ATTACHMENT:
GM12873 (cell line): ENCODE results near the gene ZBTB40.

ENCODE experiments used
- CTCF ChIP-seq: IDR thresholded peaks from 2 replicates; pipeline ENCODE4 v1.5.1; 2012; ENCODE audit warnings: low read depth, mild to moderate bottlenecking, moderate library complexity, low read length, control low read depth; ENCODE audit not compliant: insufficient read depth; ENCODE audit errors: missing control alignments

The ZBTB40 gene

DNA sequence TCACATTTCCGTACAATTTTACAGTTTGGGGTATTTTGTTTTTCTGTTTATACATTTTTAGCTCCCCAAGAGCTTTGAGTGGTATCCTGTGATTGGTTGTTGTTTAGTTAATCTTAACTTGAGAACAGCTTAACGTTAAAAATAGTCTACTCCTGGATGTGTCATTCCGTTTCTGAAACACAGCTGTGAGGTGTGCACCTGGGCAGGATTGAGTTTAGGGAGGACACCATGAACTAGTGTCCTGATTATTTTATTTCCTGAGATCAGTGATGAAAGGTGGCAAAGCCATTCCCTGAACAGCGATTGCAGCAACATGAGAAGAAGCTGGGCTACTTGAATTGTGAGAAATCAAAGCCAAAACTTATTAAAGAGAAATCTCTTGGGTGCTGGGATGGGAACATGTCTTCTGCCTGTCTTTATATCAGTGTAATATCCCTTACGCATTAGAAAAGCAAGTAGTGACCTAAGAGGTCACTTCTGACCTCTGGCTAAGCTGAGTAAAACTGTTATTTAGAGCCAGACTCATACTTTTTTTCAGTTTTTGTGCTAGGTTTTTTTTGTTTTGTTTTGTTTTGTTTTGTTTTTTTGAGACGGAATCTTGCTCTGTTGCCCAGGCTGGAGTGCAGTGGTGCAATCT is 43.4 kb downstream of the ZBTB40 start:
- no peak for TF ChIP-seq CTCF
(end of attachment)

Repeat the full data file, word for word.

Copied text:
GM12873 (cell line): ENCODE results near the gene ZBTB40.

ENCODE experiments used
- CTCF ChIP-seq: IDR thresholded peaks from 2 replicates; pipeline ENCODE4 v1.5.1; 2012; ENCODE audit warnings: low read depth, mild to moderate bottlenecking, moderate library complexity, low read length, control low read depth; ENCODE audit not compliant: insufficient read depth; ENCODE audit errors: missing control alignments

The ZBTB40 gene

DNA sequence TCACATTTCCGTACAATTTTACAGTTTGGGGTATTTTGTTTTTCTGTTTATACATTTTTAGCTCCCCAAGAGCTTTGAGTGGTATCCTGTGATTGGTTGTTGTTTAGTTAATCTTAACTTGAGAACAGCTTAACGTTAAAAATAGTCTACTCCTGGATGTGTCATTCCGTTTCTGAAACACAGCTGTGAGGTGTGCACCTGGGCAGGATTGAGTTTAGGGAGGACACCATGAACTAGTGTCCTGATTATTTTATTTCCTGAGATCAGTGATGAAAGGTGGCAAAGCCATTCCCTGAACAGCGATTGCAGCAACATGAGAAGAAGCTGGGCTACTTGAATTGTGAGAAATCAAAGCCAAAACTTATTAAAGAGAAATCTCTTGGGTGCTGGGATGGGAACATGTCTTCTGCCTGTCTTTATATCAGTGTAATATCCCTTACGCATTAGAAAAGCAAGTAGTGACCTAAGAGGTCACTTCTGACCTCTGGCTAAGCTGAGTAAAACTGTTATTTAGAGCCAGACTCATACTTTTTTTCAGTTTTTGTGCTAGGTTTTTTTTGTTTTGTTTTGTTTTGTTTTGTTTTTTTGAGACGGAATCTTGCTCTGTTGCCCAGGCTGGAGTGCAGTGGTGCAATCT is 43.4 kb downstream of the ZBTB40 start:
- no peak for TF ChIP-seq CTCF